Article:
Photo: Jill Roberts
On Twitter, ArmadilloCon Chair Person Jennifer Juday explains how they discovered GoH Deji Bryce Olukotun.
Carol Cooper for THE VILLAGE VOICE catches up with the next generation of science fiction writers.
Ever wonder where new science fiction writers come from? Typically, the best ones emerge from its readership. This would include video gamers and other genre media fans whose love for a broad spectrum of imaginative literature is both critical and obsessive. SF fandom (the initials here meaning “speculative fiction” to capture all flavors of fantasy and science fiction in one easy acronym) incubates its own future.
Fandom as a familial collective of readers and writers has existed since at least the 1920s, when lurid pulp fiction magazines encouraged Lovecraft’s quirky circle of acolytes to pen and critique their own tales of cosmic horror, scientific fantasy, or sword-and-sorcery epics. This path of transition from fan to pro is now made explicit for the curious by events like last month’s Nebula Conference, a four-day convention featuring panel discussions and an awards ceremony celebrating the most significant writing released during the previous year. This time held at the Pittsburgh Marriott hotel downtown, the Nebula Awards, given annually since 1965, are the Oscars of genre fiction, voted on by fellow writers, editors, publishers, and book agents.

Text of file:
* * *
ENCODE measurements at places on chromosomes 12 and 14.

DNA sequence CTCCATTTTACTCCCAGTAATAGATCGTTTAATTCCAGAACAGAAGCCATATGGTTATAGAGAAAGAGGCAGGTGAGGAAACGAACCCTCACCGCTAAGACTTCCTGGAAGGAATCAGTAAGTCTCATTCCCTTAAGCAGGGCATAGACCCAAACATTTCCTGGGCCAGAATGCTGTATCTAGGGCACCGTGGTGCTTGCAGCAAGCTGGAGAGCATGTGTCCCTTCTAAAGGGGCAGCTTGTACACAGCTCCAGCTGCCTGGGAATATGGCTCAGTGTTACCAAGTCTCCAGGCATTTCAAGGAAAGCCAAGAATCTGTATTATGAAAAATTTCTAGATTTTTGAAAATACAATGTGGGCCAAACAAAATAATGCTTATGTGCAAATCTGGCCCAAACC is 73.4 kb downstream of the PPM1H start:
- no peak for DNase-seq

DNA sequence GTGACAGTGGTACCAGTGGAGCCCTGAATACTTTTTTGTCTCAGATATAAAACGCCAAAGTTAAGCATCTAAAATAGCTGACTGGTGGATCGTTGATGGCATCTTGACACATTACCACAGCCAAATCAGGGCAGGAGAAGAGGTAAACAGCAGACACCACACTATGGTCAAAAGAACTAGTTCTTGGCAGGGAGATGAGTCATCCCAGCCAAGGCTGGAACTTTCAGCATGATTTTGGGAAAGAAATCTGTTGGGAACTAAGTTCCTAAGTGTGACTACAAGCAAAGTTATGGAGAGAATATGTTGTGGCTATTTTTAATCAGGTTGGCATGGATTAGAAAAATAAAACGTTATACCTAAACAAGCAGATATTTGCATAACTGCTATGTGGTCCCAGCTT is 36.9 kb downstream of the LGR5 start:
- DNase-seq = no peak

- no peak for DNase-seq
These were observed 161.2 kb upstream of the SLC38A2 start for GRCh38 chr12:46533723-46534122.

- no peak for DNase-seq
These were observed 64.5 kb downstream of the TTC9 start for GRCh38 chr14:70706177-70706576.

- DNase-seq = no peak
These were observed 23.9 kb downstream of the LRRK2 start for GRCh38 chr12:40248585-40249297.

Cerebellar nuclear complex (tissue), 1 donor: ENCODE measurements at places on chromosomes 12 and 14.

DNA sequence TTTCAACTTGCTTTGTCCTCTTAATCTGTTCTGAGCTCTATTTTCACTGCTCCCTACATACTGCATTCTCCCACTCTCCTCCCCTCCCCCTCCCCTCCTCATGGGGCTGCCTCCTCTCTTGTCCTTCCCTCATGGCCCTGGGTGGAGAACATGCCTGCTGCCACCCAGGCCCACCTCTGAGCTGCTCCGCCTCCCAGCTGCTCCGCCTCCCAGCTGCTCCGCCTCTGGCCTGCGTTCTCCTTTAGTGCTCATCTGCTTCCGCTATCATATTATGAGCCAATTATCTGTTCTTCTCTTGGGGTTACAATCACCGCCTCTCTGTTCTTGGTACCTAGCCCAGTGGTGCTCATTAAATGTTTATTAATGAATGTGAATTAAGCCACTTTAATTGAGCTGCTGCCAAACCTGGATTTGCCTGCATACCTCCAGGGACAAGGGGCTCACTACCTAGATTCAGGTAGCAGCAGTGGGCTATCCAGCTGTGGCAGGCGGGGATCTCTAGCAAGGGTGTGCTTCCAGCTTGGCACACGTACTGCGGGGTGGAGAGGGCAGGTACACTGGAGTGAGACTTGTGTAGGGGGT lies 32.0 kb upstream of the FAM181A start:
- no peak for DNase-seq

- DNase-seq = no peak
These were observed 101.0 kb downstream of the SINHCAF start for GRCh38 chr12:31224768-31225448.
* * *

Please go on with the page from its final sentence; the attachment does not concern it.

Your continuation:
Photo: Jill Roberts
Once indie fiction magazines were viable again, some magazine editors took the next evolutionary step to become publishers. Jacob Weisman discontinued his magazine in the mid-Nineties to form Tachyon Publications, which now publishes SFWA’s newly anointed “Grand Master” Peter S. Beagle, and released Bruce Sterling’s PIRATE UTOPIA in 2016. This month, Tachyon published THE FREEZE-FRAME REVOLUTION by Peter Watts, a former marine biologist who boldly inserts high-concept speculations about time and the future of humanity into a rigorously scientific space opera. In August, the giddily picaresque THE PEOPLES REPUBLIC OF EVERYTHING is due from Nick Mamatas, or — as China Miéville, himself a New York Times bestselling novelist, prefers to describe him — “The People’s Commissar of Awesome.”
For more info on INVADERS: 22 TALES FROM THE OUTER LIMITS OF LITERATURE, visit the Tachyon page.
Cover art by Goro Fujita
Design by Elizabeth Story
For more info about THE NEW VOICES OF FANTASY, visit the Tachyon page.
Cover art by Camille André
Cover design by Elizabeth Story